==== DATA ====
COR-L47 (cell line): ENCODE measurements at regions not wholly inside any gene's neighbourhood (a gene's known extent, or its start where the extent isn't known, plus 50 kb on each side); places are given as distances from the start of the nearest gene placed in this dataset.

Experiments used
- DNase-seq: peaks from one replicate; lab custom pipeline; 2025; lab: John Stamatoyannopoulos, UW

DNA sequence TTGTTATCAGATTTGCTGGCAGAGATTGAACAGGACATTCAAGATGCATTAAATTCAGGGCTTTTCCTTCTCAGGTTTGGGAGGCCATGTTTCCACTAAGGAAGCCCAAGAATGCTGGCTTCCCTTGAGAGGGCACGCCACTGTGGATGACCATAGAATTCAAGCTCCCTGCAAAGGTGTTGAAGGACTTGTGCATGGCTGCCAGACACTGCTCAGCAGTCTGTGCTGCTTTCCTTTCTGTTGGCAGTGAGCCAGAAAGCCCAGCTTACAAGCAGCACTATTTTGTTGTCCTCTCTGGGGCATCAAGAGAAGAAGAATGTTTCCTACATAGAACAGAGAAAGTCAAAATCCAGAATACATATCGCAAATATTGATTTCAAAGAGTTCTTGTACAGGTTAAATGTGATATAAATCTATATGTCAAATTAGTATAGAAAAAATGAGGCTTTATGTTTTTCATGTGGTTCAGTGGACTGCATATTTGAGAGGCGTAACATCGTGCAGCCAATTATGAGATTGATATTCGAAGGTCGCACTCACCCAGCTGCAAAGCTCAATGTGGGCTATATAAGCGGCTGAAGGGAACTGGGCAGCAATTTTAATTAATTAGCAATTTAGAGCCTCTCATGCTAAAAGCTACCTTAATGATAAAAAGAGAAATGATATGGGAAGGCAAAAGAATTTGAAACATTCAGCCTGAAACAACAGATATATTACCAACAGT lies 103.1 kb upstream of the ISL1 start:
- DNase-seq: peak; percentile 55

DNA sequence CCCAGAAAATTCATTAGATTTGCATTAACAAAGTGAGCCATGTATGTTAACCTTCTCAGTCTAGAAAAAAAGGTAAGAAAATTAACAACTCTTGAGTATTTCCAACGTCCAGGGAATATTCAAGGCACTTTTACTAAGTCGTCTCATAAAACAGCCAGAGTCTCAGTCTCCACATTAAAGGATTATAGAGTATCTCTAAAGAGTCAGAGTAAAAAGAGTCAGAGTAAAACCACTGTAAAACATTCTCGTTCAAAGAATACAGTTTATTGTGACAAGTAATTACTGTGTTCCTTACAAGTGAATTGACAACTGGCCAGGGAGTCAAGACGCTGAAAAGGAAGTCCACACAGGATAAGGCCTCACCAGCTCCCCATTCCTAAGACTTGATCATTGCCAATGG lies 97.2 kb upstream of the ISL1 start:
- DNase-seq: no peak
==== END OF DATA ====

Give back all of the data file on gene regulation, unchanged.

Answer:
COR-L47 (cell line): ENCODE measurements at regions not wholly inside any gene's neighbourhood (a gene's known extent, or its start where the extent isn't known, plus 50 kb on each side); places are given as distances from the start of the nearest gene placed in this dataset.

Experiments used
- DNase-seq: peaks from one replicate; lab custom pipeline; 2025; lab: John Stamatoyannopoulos, UW

DNA sequence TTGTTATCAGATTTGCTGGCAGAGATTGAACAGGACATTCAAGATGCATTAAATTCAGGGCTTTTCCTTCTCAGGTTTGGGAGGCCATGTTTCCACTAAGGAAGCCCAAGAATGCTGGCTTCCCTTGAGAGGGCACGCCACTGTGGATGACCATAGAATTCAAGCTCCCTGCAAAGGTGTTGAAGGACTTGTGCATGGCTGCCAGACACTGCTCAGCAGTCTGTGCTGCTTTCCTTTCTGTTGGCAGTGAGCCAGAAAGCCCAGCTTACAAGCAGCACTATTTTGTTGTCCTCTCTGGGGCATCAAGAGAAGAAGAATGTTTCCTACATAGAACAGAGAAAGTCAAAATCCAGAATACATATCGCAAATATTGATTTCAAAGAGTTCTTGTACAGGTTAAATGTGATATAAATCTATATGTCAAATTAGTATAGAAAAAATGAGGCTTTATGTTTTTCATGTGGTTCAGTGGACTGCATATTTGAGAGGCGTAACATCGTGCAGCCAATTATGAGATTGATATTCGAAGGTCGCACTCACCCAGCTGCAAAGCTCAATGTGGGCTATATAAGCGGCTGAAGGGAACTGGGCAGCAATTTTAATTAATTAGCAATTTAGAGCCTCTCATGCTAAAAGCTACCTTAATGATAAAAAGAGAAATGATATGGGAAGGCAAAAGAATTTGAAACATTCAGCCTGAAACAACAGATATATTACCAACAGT lies 103.1 kb upstream of the ISL1 start:
- DNase-seq: peak; percentile 55

DNA sequence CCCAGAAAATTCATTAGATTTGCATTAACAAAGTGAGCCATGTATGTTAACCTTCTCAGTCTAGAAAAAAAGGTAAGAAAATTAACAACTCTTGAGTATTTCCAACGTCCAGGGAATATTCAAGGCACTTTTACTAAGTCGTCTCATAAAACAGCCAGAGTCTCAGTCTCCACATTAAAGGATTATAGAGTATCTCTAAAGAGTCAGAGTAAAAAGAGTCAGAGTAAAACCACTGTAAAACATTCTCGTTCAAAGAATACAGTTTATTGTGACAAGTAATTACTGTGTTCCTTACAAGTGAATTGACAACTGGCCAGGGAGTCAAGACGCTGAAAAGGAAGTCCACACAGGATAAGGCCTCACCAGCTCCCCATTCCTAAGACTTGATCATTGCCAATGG lies 97.2 kb upstream of the ISL1 start:
- DNase-seq: no peak